[Coco] CoCoUSB

Gene Heskett gheskett at shentel.net
Mon Apr 23 10:28:01 EDT 2018

On Monday 23 April 2018 06:46:24 Francis Swygert wrote:

> Date: Fri, 20 Apr 2018 09:58:02 -0500
> From: Allen Huffman <alsplace at pobox.com>
> Is there any interest in a CoCoUSB interface?
> Modern Windows users are used plugging in almost anything and having
> it work, but if you ever use anything not mainstream (Chinese Arduino
> clones, BASIC Stamp programmers, etc.), you have to go search for
> drivers disks. I have had to go get all kinds of weird drivers to use
> various Made in China things, for instance.
> If you use Linux or Mac, you already know there are tons of USB
> devices you just cannot use — no drivers exist. Only common basic
> things work (serial ports, etc.).
> Once you step into micros (even the Raspberry Pi), you know there are
> tons of USB things you simply cannot use. Or, if you can use them, you
> have to install special software to use them.

The only usb stuff I can't use on my pi is the ultra cheap stuff with no 
shielding. That lathe its running is quite noisy electrically and 
demands well built, shielded cabling. You don't always get that for a 
$20 bill.

> On the CoCo, there are now incredibly low-cost chips that handle all
> the USB stuff and spit it out in a format that the CoCo could handle,
> or plug in to the upcoming Ed Snider MPI UART connections.

That I've been watching, might want it but Ed's holding it like a poker 
hand. :)

> Instead of loading drivers, firmware can be loaded on the part to make
> it handle keyboards, or mice, or joysticks, or USB thumb drives, etc.
> While it “could” be possible to plug in and have it detect and
> dynamically load firmware for the device, this would be much more
> expensive, and it might take 10 minutes to do this. Instead, the
> drivers would be pre-loaded (remember CONFIG.SYS in MS-DOS?) to define
> what the port handles.
> It would be easy to add support to iItrOS-9, but RS-DOS would require
> patching (and as we know, any time you patch BASIC, you break things,
> since many programs go out and read hardware directly rather than
> using ROM calls). Think of it like the hard drive BASICs — you can
> make simple basic disk I/O work, but much assembly stuff wouldn’t work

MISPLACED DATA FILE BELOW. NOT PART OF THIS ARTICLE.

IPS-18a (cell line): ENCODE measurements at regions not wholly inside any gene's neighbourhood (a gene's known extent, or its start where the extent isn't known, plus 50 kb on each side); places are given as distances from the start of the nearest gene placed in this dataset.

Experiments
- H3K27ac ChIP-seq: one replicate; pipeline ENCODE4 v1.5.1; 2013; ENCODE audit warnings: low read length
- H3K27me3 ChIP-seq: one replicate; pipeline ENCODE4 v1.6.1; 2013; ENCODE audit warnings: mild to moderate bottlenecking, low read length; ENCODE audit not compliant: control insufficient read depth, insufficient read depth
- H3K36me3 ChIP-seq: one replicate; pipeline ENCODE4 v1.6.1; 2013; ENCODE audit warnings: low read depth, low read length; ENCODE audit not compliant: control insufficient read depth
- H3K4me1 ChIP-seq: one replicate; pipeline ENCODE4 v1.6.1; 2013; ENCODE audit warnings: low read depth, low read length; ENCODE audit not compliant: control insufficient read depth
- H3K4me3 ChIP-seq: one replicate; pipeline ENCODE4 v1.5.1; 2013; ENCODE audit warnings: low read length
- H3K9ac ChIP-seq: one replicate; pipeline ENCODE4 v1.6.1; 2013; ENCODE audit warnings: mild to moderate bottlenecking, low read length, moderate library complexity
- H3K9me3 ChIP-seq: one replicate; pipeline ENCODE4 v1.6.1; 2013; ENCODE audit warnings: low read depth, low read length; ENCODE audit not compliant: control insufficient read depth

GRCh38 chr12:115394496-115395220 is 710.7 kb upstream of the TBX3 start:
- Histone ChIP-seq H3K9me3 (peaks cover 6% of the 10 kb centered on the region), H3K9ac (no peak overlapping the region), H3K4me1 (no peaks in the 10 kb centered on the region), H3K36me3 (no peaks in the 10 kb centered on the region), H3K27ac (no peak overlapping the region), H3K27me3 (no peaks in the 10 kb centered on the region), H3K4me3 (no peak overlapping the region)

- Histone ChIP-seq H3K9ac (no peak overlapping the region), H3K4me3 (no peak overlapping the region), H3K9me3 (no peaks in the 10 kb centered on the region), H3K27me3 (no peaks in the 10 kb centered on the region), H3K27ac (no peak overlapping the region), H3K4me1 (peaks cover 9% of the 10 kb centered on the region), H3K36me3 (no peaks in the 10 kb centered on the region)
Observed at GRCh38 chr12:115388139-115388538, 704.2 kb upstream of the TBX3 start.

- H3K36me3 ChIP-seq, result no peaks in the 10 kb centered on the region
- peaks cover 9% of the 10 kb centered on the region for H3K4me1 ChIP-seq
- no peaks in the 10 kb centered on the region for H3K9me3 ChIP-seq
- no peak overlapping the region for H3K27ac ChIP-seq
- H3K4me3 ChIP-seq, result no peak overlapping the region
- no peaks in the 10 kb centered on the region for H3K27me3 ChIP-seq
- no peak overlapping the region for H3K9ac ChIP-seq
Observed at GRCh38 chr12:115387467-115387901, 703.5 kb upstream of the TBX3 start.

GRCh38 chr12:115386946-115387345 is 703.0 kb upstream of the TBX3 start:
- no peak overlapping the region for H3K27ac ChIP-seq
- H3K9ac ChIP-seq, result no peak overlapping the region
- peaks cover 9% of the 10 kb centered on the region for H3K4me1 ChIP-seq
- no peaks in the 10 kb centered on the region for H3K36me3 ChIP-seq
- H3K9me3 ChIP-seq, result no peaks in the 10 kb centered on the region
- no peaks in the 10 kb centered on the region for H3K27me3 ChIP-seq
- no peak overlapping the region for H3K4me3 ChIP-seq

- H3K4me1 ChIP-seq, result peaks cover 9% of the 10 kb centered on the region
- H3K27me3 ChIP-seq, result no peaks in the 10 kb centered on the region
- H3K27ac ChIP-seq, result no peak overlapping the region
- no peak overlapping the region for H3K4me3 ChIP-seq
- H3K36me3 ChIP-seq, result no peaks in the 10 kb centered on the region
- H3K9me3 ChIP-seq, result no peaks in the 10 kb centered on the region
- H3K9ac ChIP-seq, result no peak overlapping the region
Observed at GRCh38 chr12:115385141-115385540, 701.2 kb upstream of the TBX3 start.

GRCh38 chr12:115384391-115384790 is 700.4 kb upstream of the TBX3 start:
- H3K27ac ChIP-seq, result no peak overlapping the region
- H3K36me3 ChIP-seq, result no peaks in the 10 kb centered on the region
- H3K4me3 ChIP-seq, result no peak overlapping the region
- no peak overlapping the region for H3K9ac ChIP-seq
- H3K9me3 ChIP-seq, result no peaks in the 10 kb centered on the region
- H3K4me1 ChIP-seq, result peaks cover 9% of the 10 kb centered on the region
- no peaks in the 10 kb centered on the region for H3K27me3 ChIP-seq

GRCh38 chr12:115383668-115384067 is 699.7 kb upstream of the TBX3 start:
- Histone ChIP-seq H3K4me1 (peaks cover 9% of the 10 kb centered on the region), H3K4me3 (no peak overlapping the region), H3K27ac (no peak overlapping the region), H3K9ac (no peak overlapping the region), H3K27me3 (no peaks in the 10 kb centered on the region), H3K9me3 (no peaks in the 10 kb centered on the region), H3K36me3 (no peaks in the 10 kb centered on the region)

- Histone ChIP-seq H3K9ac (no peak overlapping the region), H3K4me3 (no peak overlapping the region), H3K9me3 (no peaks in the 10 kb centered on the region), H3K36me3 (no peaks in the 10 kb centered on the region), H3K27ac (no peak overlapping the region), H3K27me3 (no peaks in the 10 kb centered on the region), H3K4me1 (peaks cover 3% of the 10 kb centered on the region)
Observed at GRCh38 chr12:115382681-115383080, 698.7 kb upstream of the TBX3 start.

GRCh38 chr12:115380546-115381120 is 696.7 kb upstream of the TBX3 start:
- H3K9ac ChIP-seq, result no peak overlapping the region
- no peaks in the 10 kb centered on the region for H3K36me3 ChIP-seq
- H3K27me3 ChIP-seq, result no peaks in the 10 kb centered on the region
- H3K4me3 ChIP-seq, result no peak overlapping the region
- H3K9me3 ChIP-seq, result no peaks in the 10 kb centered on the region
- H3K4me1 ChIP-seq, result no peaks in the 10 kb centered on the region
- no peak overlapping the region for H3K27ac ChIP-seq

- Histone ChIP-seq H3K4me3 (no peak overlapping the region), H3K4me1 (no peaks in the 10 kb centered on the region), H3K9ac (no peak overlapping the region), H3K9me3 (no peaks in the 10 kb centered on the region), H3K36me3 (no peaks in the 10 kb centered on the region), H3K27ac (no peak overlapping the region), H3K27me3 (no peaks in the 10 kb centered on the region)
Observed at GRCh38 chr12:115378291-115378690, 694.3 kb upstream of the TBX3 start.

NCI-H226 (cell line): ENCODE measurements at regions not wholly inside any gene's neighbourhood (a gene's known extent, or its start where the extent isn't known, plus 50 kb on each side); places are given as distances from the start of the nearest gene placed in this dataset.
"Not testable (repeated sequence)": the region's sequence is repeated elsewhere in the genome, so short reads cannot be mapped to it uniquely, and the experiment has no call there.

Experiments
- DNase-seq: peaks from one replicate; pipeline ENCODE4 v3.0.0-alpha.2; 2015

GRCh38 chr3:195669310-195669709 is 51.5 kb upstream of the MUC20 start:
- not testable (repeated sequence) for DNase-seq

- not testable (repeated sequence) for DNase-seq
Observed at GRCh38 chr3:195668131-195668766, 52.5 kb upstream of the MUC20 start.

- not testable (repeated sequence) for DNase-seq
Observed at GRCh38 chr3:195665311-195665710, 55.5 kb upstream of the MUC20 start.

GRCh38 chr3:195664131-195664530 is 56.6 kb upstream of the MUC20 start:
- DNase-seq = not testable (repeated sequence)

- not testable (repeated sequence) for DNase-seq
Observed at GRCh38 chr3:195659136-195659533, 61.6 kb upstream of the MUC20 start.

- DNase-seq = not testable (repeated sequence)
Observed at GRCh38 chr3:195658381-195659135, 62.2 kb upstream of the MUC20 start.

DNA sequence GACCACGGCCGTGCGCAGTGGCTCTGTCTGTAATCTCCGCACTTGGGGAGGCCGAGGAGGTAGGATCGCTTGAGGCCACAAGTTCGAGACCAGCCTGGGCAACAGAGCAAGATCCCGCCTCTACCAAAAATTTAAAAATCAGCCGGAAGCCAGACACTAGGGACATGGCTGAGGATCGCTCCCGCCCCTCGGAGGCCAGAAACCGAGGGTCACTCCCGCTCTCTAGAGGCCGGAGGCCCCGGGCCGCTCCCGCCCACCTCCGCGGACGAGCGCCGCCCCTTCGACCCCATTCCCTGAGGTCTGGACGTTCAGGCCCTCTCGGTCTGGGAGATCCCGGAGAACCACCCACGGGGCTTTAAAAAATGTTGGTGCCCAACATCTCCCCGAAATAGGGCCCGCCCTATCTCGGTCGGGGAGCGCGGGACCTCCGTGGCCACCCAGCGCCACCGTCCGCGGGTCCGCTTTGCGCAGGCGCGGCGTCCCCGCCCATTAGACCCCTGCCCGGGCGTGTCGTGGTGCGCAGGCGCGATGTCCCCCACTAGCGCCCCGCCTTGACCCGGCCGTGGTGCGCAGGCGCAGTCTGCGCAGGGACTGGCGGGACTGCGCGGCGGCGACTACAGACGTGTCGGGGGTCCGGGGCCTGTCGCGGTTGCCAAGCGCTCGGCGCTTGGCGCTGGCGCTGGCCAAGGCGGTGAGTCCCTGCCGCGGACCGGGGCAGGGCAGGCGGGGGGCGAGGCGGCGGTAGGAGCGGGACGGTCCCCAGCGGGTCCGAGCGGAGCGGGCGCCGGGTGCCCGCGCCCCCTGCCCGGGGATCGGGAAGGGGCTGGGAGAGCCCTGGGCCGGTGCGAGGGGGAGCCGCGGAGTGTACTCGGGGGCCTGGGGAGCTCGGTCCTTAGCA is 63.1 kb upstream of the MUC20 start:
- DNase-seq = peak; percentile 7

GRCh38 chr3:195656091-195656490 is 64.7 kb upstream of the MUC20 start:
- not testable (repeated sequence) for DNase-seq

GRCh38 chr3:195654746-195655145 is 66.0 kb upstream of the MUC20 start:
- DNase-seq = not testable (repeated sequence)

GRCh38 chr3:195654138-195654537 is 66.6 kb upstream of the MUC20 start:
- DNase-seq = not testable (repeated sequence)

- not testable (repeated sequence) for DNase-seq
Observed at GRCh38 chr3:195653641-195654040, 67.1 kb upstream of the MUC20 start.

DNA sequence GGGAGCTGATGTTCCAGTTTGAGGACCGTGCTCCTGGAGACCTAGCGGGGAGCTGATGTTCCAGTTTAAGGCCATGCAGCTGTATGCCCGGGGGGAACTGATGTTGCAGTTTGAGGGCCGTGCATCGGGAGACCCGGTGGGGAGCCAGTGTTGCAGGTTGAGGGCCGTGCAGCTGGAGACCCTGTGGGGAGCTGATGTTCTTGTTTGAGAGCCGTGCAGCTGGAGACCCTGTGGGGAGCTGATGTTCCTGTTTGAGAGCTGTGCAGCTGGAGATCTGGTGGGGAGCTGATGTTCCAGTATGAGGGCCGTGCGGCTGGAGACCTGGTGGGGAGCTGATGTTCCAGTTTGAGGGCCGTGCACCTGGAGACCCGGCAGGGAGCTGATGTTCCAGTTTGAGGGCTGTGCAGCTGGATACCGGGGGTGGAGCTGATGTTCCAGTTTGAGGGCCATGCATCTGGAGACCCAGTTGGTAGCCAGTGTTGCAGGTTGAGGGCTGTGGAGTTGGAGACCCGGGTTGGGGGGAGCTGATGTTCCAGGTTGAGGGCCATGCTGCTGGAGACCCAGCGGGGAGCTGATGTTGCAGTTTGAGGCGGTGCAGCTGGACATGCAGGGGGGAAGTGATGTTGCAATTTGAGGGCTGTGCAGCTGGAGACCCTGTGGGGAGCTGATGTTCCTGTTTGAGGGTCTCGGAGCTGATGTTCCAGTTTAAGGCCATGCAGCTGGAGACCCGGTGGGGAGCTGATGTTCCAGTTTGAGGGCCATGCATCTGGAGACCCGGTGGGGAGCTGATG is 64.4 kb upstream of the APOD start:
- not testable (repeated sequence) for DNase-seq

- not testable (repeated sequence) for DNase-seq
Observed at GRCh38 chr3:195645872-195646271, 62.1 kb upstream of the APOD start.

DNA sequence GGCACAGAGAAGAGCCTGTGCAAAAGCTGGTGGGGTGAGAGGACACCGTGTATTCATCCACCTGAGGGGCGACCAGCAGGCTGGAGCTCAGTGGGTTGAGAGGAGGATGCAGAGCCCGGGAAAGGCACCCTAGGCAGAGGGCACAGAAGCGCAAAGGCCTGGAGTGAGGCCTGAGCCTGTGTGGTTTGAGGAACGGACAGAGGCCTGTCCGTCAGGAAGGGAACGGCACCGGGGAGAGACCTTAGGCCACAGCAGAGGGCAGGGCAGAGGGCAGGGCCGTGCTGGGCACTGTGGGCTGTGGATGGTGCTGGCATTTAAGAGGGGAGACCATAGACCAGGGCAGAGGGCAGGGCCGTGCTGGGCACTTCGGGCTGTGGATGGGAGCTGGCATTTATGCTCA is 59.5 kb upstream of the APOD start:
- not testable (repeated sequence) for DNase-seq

> with it.
What is this iItrOS-9 you write about?

As for usb v the coco, I have a 7 port usb hub on the top shelf of 
the "computer" desk its on. Plugged into a 10 meter boosted usb 
extension cable that is plugged into a hub off this machine, and the 
drivewire cable, 1/2 of an old printer cable that is plugged into the 
bitbanger, the other end ofd that 3' cable is connected to an fdti 
seriel to usb adapter and its plugged into that 7 port hub on the shelf. 
Drivewire has been using that as the interconnetion cable, flawlessly, 
for years. The reason for the 7 port hub? Theres also a bluetooth 
tranceiver plugged in, and at times theres a cheap b&w laser printer on 
that same shelf. Sending a listing to the drivewire version of /p, that 
data comes up to drivewire on this machine, which writes it to a 25 job 
spool directory. Here, inotifywait see's the closing of that file, which 
triggers a script that sends it thru cups, which rasterizes it and sends 
it back down over that same 10 meter cable to that laser printer, which 
in turn spits the listing out at 19 pages a minute starting about 2 or 3 
secs after the prompt returns from the list command on the coco3.  Whats 
not to like about that?

Way better, more readable default font for ones assembly listings. 
Drivewire can also convert it to look like a 9 pin dot matrix if you 
absolutely must have the retro look, but it's fuggly in comparison.
And you are back to wondering if that character is an el, or a 1.

> However, dedicated “USB joystick to CoC joystick port” and “USB
> keyboard to CoCo keyboard connector” boards could be done to embed
> inside the CoCo, which would be 100% compatible.
> =======================================
> Great idea! The first one I suggest doing, however, is a printer
> adapter. If it plugged into the bit-banger and had something like
> standard Epson emulation built-in it would work with just about any
> CoCo program. With real serial printers hard to find now, except for
> some industrial dot matrix printers, that would be a big plus.

The above works and only cost me around $80 total, 30 for the 7 port hub, 
and 30 for the 10 meter extension cable and 20 for the fdti 232 to usb 
adapter. And if you want to count it, $110 for the brother laser, but it 
gets used for all text outputs here unless I need duplex. For color and 
duplex, I have another brother ink squirter that only does a page every 
other minute, but can do auto duplex, or tabloid by manual feed.  Thats 
come in handy for "rockhopper" outputs, which is a utility that can map 
a running session of linuxcnc, and give me a printout of how the system 
would look like if the logic was flow charted. The printout file is 
in .svg format, and extremely high resolution and when cut and taped, 
can cover a 4x8 sheet of plywood. And is usually obsolete by the end of 
the day since it helped me find and fix an error that might, in the .hal 
file, be separated by 800 L.O.C.

>  Frank Swygert
>  Fix-It-Frank Handyman Service
>  803-604-6548

Cheers, Gene Heskett
"There are four boxes to be used in defense of liberty:
 soap, ballot, jury, and ammo. Please use in that order."
-Ed Howdershelt (Author)
Genes Web page <http://geneslinuxbox.net:6309/gene>

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